1

So section 5 from here made sense to me and I wanted to implement it. I have this bash script

#!/usr/bin/env bash

cp aux.sh aux.sh.bak

cleanup() {
    cp aux.sh.bak aux.sh
    rm -rf aux.sh.bak
}

trap 'cleanup; trap - SIGINT; kill -s SIGINT "$$"' SIGINT
trap cleanup EXIT

echo "Hold this for now" >> aux.sh

read -rp "Hit Enter to finish"

exit 0

But, when running it, if I press Ctrl+C I get a this error:

Hit Enter to finish^Ccp: cannot stat 'aux.sh.bak': No such file or directory

I don't know why this error happens. But my guess is that cleanup is being run again as a result of the kill command.

What am I doing wrong? How to do this properly?

1 Answer 1

3

In bash, EXIT traps are invoked regardless of the exit cause. In your case, CtrlC causes the SIGINT trap to run, then when the script kills itself, the EXIT trap runs.

As you suspect, the cleanup function thus ends up being called twice.

The wiki page you referred to explains how to deal with this (in bash only):

So to clean up, just trap EXIT and call a cleanup function from there. Don't trap a bunch of signals.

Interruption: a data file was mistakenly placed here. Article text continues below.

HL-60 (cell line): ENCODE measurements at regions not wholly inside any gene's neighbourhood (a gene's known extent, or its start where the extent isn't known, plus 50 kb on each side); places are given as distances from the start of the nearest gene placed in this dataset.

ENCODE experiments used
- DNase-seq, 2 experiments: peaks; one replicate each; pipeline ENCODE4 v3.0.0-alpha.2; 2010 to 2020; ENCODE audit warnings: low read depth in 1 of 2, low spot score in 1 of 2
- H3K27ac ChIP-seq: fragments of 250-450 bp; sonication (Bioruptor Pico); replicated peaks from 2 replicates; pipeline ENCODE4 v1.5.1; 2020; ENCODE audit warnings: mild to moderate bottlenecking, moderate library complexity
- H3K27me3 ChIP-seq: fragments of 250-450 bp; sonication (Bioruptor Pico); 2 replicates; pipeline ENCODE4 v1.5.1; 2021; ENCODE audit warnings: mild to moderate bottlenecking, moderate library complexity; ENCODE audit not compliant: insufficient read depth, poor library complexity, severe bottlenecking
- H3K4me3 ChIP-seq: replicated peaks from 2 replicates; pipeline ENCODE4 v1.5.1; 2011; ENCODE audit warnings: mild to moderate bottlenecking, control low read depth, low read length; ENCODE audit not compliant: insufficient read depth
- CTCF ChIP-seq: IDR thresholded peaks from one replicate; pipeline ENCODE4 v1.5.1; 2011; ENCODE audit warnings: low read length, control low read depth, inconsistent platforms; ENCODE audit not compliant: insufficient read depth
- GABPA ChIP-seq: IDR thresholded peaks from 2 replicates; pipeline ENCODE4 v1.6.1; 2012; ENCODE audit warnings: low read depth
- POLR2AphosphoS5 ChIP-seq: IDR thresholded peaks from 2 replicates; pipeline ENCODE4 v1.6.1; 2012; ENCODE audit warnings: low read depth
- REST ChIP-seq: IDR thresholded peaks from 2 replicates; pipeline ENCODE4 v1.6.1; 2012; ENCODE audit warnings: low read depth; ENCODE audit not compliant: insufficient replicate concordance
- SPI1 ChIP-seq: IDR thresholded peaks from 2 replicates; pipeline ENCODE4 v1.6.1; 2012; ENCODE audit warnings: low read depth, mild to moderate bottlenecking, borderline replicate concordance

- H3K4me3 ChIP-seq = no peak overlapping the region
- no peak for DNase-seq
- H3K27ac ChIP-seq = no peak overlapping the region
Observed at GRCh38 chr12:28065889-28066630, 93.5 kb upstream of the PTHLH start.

5
  • This is working: trap 'trap SIGINT; kill -s SIGINT "$$"' SIGINT; trap cleanup EXIT
    – leo
    May 1, 2023 at 21:50
  • I’m curious: what’s the use of the SIGINT trap? There doesn’t seem to be much point in it if all it does is untrap and resend the signal. May 2, 2023 at 4:43
  • If I don’t trap it, <kbd>Ctrl</kbd> <kbd>C</kbd> kills whatever command my script is running at the moment but it will not kill the script which is undesirable in my case.
    – leo
    May 2, 2023 at 22:54
  • That’s surprising, the default behaviour in bash is to exit scripts if a command they run is stopped with Ctrl-C. Perhaps the command in question in your case isn’t setting its exit information correctly... May 3, 2023 at 4:31
  • That is probable, yes.
    – leo
    May 6, 2023 at 0:39

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